AUCTSP: An improved biomarker gene pair class predictor

Dimitri Kagaris, Alireza Khamesipour, Constantin T. Yiannoutsos

Research output: Contribution to journalArticle

5 Scopus citations

Abstract

Background: The Top Scoring Pair (TSP) classifier, based on the concept of relative ranking reversals in the expressions of pairs of genes, has been proposed as a simple, accurate, and easily interpretable decision rule for classification and class prediction of gene expression profiles. The idea that differences in gene expression ranking are associated with presence or absence of disease is compelling and has strong biological plausibility. Nevertheless, the TSP formulation ignores significant available information which can improve classification accuracy and is vulnerable to selecting genes which do not have differential expression in the two conditions ("pivot" genes). Results: We introduce the AUCTSP classifier as an alternative rank-based estimator of the magnitude of the ranking reversals involved in the original TSP. The proposed estimator is based on the Area Under the Receiver Operating Characteristic (ROC) Curve (AUC) and as such, takes into account the separation of the entire distribution of gene expression levels in gene pairs under the conditions considered, as opposed to comparing gene rankings within individual subjects as in the original TSP formulation. Through extensive simulations and case studies involving classification in ovarian, leukemia, colon, breast and prostate cancers and diffuse large b-cell lymphoma, we show the superiority of the proposed approach in terms of improving classification accuracy, avoiding overfitting and being less prone to selecting non-informative (pivot) genes. Conclusions: The proposed AUCTSP is a simple yet reliable and robust rank-based classifier for gene expression classification. While the AUCTSP works by the same principle as TSP, its ability to determine the top scoring gene pair based on the relative rankings of two marker genes across all subjects as opposed to each individual subject results in significant performance gains in classification accuracy. In addition, the proposed method tends to avoid selection of non-informative (pivot) genes as members of the top-scoring pair.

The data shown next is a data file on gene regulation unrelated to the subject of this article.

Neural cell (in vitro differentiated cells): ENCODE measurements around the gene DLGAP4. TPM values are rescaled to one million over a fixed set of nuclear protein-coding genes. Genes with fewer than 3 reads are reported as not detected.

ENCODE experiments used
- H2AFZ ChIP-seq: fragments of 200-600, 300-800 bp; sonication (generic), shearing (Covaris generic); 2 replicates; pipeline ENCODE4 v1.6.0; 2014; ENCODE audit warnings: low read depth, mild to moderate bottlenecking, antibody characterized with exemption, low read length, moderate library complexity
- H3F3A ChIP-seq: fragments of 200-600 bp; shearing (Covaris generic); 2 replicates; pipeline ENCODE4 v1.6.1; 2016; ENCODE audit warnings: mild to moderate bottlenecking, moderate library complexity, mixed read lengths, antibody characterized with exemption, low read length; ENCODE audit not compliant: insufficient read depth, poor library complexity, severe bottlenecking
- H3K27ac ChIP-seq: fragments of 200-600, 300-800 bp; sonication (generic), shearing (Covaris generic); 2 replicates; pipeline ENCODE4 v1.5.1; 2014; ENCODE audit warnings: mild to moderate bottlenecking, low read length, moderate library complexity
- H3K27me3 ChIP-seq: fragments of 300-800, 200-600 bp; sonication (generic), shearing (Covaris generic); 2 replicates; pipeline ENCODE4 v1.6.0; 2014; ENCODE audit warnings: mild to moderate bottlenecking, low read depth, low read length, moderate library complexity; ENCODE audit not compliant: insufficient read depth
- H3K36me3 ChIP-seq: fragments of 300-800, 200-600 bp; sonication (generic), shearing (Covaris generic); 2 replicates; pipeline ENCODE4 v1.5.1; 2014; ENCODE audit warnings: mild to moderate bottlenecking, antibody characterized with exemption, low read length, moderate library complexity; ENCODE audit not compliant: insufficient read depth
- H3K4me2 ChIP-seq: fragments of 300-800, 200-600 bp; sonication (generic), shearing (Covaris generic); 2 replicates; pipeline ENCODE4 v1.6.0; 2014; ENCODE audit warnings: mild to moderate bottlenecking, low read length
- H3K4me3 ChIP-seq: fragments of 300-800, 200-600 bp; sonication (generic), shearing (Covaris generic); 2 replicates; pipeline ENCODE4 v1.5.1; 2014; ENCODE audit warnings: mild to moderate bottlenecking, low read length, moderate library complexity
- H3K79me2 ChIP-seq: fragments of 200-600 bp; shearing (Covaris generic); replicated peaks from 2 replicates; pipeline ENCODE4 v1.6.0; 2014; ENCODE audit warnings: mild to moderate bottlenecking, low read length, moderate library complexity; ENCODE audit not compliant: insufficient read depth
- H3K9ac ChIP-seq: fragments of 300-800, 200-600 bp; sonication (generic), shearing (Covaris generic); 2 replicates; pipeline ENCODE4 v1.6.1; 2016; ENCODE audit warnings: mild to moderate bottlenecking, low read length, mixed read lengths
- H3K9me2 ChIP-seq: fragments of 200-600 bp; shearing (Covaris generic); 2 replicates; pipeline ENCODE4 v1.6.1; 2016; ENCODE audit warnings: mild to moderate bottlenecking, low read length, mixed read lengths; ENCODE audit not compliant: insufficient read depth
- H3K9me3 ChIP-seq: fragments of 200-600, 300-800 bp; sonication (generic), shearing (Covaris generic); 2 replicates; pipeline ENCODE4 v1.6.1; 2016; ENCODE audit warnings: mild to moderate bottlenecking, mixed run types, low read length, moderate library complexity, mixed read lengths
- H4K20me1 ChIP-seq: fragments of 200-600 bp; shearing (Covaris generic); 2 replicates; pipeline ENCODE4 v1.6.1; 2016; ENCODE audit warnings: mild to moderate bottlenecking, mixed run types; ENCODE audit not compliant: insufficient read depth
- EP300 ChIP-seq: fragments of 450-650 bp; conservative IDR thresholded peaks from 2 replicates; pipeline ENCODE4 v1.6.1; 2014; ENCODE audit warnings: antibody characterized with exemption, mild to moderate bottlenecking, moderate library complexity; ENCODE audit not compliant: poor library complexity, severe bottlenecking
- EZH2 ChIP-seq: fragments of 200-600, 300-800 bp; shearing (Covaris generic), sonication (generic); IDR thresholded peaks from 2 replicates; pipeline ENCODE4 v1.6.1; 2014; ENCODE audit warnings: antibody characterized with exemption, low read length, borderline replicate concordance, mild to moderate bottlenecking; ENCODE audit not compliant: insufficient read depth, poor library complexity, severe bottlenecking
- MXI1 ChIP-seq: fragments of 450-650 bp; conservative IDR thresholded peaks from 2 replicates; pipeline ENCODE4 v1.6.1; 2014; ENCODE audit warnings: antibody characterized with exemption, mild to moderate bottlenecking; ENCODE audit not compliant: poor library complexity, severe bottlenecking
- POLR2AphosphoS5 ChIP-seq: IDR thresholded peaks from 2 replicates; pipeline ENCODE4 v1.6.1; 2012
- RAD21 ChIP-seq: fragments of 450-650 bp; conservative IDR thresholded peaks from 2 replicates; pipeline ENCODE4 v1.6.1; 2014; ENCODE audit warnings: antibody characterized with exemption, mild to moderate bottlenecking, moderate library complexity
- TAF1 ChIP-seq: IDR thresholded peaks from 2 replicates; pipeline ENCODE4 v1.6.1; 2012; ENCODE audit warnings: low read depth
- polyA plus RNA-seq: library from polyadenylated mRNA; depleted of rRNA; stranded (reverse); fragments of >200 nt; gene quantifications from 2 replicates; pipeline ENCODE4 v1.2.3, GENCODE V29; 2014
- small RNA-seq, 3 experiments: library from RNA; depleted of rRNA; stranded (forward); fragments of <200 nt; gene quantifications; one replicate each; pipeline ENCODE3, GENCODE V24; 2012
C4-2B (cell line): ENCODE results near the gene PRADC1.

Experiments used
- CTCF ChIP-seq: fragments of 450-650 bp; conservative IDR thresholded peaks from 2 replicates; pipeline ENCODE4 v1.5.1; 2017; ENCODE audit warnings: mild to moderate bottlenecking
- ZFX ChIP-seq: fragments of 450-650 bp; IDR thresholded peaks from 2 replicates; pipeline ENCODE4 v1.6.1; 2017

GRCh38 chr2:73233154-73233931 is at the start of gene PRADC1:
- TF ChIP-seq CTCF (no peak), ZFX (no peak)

Original languageEnglish (US)
Article number244
JournalBMC bioinformatics
Volume19
Issue number1
DOIs
StatePublished - Jun 26 2018

    Fingerprint

Keywords

  • AUC
  • Breast cancer
  • Colon cancer
  • Diffuse large B-Cell lymphoma
  • Gene expression
  • Gene selection
  • Leukemia
  • Microarray data analysis
  • Ovarian cancer
  • Prostate cancer
  • Receiver operating characteristic (ROC) curve

ASJC Scopus subject areas

  • Structural Biology
  • Biochemistry
  • Molecular Biology
  • Computer Science Applications
  • Applied Mathematics

Cite this